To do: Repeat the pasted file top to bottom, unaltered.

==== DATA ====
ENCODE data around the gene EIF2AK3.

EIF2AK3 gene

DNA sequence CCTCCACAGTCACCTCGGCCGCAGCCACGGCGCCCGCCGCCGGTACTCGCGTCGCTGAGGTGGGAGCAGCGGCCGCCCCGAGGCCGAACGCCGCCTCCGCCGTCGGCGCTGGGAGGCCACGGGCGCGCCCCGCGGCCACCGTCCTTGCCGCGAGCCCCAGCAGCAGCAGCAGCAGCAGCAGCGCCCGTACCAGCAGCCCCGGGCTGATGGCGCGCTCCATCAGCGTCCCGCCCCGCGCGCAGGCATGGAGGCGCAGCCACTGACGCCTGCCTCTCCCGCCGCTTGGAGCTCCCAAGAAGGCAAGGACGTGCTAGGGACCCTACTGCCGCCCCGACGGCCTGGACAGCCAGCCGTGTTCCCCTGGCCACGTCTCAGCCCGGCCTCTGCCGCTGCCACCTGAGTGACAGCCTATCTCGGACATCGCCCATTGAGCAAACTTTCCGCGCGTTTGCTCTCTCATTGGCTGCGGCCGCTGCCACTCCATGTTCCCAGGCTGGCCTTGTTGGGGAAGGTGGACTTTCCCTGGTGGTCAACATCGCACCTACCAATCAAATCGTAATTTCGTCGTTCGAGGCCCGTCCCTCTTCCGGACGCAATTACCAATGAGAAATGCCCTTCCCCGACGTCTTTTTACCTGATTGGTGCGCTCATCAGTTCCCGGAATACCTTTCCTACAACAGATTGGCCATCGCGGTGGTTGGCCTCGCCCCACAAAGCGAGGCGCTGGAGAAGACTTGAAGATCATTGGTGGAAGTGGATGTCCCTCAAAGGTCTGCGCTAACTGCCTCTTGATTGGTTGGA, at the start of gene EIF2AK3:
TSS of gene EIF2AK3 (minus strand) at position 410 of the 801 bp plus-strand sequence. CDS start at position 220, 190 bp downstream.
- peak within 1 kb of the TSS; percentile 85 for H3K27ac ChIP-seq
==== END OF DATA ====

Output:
ENCODE data around the gene EIF2AK3.

EIF2AK3 gene

DNA sequence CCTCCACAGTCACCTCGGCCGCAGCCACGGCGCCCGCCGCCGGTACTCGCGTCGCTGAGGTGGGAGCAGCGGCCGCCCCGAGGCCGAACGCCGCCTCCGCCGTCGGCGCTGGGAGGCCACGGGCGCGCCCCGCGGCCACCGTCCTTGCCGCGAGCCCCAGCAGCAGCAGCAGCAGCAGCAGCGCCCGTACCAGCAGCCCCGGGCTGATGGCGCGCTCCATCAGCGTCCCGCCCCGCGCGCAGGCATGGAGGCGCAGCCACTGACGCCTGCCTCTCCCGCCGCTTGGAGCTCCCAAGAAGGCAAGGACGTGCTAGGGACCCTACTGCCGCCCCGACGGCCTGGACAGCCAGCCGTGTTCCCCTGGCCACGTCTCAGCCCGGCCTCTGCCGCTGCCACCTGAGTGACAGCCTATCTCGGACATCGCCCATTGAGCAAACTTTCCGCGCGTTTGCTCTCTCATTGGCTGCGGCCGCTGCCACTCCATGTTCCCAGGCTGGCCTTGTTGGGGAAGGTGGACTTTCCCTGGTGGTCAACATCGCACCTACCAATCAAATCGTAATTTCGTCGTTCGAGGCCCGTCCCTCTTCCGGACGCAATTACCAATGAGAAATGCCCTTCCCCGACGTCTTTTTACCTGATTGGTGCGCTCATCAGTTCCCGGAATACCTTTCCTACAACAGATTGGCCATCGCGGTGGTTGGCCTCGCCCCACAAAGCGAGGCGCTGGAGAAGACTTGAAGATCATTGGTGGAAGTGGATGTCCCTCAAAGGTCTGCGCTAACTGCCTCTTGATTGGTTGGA, at the start of gene EIF2AK3:
TSS of gene EIF2AK3 (minus strand) at position 410 of the 801 bp plus-strand sequence. CDS start at position 220, 190 bp downstream.
- peak within 1 kb of the TSS; percentile 85 for H3K27ac ChIP-seq